From the American Heart Association and the American college of sports medicine, comes new recommendations for physical activity, which also includes resistance exercise. These recommendations are not just for patients, but for medical professionals as well. Here’s what you and your patients need to know about the new physical activity recommendations:
- Five days or three days – take your pick. Your patients should be getting at least 30 minutes of moderately intense activity for five days a week, or 20 minutes of vigorously intense activity at least three days of the week. (Not sure of the difference; see below).
- Your patients can still break up activity into smaller amounts. But remember it has to be at least for 10 minutes (No, 2 minutes of taking out the trash doesn’t count!). So walking for 10 minutes, shoveling for 12, and riding their bike for 10 and they’ve reached the goal!
- Your patients don’t have to stop at 30 minutes! Doing more than the minimum is going to provide even more health benefits and always encouraged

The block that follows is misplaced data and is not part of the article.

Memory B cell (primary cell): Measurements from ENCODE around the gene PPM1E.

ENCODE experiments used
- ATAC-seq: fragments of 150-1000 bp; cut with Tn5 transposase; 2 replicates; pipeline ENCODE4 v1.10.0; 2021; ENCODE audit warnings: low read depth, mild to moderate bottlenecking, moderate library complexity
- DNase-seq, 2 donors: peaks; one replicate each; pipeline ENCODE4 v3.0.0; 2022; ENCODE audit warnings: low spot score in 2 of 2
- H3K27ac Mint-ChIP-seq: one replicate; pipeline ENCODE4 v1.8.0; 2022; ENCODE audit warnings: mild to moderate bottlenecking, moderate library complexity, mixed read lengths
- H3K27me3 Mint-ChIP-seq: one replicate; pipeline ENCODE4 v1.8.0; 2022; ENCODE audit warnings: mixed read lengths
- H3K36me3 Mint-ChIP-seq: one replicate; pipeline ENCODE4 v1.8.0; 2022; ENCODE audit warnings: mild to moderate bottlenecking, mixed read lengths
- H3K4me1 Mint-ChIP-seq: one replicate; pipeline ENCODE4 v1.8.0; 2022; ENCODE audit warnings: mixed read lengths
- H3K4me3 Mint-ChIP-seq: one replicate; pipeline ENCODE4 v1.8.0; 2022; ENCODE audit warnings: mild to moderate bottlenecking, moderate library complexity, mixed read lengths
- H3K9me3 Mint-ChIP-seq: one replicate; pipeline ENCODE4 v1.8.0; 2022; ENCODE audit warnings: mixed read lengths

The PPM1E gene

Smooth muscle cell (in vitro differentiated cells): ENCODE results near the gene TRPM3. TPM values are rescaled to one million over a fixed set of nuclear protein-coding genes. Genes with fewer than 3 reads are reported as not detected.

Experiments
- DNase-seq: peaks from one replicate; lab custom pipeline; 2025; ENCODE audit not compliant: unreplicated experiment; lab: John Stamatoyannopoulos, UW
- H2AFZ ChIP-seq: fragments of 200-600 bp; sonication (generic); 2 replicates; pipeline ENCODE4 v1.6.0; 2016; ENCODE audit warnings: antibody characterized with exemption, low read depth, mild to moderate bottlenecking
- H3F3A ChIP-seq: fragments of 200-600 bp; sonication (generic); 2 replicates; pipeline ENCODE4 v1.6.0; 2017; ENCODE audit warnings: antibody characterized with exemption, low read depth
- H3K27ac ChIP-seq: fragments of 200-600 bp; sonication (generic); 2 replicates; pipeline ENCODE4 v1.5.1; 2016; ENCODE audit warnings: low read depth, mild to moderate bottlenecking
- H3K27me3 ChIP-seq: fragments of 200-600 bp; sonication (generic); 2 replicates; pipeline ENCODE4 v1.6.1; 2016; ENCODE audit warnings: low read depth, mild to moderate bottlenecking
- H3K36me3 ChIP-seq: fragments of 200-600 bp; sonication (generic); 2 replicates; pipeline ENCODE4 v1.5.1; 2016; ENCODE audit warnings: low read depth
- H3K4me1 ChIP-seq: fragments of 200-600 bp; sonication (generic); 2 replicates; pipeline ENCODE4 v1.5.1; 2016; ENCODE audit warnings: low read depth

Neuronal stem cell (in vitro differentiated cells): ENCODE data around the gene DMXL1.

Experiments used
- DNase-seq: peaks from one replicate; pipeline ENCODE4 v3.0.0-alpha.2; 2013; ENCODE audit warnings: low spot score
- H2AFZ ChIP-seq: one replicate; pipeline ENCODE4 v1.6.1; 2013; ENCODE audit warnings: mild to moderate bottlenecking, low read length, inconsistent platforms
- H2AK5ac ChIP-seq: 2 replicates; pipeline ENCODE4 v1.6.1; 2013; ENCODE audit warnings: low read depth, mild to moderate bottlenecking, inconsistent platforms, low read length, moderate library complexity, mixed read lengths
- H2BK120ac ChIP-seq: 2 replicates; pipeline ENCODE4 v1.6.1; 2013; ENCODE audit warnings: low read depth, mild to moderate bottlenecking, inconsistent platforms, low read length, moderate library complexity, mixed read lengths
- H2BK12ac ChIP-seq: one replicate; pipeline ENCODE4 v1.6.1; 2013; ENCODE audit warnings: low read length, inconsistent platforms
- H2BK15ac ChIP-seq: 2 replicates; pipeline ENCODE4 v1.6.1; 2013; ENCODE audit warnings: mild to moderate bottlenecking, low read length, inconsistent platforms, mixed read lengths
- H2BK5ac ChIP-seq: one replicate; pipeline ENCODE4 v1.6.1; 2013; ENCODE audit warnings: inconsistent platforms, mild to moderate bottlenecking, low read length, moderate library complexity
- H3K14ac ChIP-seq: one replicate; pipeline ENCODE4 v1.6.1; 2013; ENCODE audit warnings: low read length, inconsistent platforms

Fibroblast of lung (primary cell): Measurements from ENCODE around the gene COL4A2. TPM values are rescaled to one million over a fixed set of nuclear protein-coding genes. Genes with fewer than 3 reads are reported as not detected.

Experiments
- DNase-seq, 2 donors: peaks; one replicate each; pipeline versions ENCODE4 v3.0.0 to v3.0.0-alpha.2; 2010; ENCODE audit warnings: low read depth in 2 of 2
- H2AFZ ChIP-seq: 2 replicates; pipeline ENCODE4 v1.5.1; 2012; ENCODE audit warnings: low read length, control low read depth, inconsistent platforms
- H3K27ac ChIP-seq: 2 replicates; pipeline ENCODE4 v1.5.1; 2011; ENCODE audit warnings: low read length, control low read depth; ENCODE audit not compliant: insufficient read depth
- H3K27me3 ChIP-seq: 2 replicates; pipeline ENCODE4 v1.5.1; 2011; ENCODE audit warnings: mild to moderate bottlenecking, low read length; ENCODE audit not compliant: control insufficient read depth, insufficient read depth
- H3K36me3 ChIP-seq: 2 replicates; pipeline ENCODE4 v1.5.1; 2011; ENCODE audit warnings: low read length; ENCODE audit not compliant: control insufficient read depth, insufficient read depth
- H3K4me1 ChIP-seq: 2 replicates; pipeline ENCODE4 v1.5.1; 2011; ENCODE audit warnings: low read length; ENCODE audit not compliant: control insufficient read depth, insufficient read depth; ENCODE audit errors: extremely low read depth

- There is a difference between aerobic exercise and resistance training. Even though mixing in some muscle strengthening exercises as part of their routine is part of this new recommendation, remember that this doesn’t count as their daily physical activity.
Refer your patients to the Game Plan For A Healthy Life today to get them started on the 12-week physical activity program.
Sometimes it can be hard to know what your patients are doing – is their activity considered vigorous or moderate? Here is the scoop.
- Vigorous Activity is when you feel challenged by the activity, and when your breathing is hard enough so that conversation becomes difficult and broken. Just think of jogging, swimming continuous laps, or riding a bike uphill, which causes rapid breathing and a faster heart rate.
- Moderate Activity is a little bit less than vigorous, where you can speak but you feel you are exerting your self and making an effort. Just think of activities like walking briskly, mowing the lawn, dancing, swimming, or bicycling on level terrain.
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